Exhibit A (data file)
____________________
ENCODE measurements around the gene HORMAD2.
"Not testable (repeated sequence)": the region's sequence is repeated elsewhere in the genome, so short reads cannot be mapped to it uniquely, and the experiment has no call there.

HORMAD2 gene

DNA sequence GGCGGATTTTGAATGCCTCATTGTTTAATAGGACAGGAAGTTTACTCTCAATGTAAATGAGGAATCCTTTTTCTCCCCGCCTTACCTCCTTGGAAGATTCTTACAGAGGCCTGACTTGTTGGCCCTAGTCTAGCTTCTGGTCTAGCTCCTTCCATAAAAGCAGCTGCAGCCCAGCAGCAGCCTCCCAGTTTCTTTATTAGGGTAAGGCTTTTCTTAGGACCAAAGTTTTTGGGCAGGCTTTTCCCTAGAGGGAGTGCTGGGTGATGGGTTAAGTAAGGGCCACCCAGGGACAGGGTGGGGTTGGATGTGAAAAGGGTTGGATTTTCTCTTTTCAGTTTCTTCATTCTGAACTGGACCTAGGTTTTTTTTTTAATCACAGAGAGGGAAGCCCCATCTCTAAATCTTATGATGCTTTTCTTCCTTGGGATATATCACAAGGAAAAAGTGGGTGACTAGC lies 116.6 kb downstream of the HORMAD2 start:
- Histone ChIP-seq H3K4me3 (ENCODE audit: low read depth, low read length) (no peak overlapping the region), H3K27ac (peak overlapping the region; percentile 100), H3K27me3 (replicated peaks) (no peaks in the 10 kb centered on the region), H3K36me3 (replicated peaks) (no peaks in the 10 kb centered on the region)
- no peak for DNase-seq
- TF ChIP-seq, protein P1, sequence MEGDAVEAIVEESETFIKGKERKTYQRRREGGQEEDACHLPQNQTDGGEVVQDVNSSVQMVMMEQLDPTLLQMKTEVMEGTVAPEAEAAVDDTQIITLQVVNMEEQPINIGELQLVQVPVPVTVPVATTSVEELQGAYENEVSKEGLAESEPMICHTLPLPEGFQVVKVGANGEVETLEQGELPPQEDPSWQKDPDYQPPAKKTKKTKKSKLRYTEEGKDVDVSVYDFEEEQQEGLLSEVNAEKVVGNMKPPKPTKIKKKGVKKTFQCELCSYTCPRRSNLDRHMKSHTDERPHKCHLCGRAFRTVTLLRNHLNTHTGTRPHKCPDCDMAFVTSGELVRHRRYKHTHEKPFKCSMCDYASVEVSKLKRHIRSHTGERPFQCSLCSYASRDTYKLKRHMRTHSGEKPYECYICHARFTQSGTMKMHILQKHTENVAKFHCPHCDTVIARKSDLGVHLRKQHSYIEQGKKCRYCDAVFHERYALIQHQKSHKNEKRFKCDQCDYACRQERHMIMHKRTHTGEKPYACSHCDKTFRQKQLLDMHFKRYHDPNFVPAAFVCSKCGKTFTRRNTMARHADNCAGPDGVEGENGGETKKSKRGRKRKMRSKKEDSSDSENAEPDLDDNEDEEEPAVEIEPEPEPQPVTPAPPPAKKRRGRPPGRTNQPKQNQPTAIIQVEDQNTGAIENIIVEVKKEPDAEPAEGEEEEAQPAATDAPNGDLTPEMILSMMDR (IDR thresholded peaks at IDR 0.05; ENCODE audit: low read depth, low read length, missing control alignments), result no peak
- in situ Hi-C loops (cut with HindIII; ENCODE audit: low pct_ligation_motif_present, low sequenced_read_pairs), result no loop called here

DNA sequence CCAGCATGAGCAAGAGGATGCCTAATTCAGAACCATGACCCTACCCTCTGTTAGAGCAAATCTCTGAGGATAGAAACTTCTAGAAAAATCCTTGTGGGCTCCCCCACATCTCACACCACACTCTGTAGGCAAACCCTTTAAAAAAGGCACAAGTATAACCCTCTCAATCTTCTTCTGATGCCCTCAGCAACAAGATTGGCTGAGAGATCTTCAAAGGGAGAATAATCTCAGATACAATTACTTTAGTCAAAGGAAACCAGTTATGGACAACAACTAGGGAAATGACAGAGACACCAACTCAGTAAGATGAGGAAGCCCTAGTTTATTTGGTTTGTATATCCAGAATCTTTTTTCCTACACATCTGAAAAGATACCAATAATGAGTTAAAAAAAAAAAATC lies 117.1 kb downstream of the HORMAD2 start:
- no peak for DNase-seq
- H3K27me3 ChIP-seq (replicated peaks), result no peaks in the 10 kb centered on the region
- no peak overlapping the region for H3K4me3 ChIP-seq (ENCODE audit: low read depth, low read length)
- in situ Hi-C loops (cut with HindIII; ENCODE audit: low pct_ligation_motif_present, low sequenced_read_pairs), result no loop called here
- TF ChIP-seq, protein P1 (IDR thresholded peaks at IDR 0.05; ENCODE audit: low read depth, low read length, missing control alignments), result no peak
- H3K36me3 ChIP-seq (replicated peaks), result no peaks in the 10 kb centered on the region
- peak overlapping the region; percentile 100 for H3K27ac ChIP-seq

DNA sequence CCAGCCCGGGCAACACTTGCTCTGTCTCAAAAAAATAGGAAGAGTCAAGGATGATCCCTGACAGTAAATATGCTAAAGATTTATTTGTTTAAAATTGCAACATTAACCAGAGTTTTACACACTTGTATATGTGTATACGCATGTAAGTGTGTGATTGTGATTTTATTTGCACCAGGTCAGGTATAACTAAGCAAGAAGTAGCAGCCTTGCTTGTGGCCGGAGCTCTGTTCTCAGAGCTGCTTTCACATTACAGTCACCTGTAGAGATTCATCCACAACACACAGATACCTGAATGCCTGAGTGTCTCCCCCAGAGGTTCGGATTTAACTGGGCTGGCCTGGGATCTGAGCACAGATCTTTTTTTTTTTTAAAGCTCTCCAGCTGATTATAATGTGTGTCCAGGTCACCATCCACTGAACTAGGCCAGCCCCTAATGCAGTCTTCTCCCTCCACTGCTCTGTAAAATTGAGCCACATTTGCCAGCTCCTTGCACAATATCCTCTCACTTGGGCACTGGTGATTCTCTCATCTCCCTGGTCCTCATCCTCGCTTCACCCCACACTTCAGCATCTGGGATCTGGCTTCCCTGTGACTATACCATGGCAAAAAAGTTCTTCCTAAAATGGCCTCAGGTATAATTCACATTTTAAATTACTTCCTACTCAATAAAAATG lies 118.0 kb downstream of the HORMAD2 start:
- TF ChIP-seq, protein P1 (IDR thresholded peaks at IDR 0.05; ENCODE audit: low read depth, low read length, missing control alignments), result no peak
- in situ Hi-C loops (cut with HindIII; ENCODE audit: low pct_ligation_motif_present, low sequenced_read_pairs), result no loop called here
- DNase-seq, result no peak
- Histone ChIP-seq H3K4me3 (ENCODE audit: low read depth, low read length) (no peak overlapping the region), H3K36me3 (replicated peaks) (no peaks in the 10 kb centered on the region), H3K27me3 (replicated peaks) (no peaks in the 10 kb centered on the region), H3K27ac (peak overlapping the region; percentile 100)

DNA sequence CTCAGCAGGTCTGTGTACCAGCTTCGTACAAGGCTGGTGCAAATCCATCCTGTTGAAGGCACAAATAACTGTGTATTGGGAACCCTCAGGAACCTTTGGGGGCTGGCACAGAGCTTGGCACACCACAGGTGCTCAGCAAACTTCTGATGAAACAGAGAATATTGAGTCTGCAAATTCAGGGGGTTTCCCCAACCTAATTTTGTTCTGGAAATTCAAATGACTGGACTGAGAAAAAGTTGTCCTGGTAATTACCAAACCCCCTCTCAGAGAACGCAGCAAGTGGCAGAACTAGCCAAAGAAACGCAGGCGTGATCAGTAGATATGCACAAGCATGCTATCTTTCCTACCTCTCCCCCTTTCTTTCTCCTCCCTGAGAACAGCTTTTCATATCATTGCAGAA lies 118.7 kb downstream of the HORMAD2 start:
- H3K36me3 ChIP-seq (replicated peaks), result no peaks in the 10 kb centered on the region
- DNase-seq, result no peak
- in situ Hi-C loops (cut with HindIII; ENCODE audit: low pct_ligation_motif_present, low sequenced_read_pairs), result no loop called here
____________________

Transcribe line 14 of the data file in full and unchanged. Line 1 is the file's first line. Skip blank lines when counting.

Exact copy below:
- TF ChIP-seq, protein P1 (IDR thresholded peaks at IDR 0.05; ENCODE audit: low read depth, low read length, missing control alignments), result no peak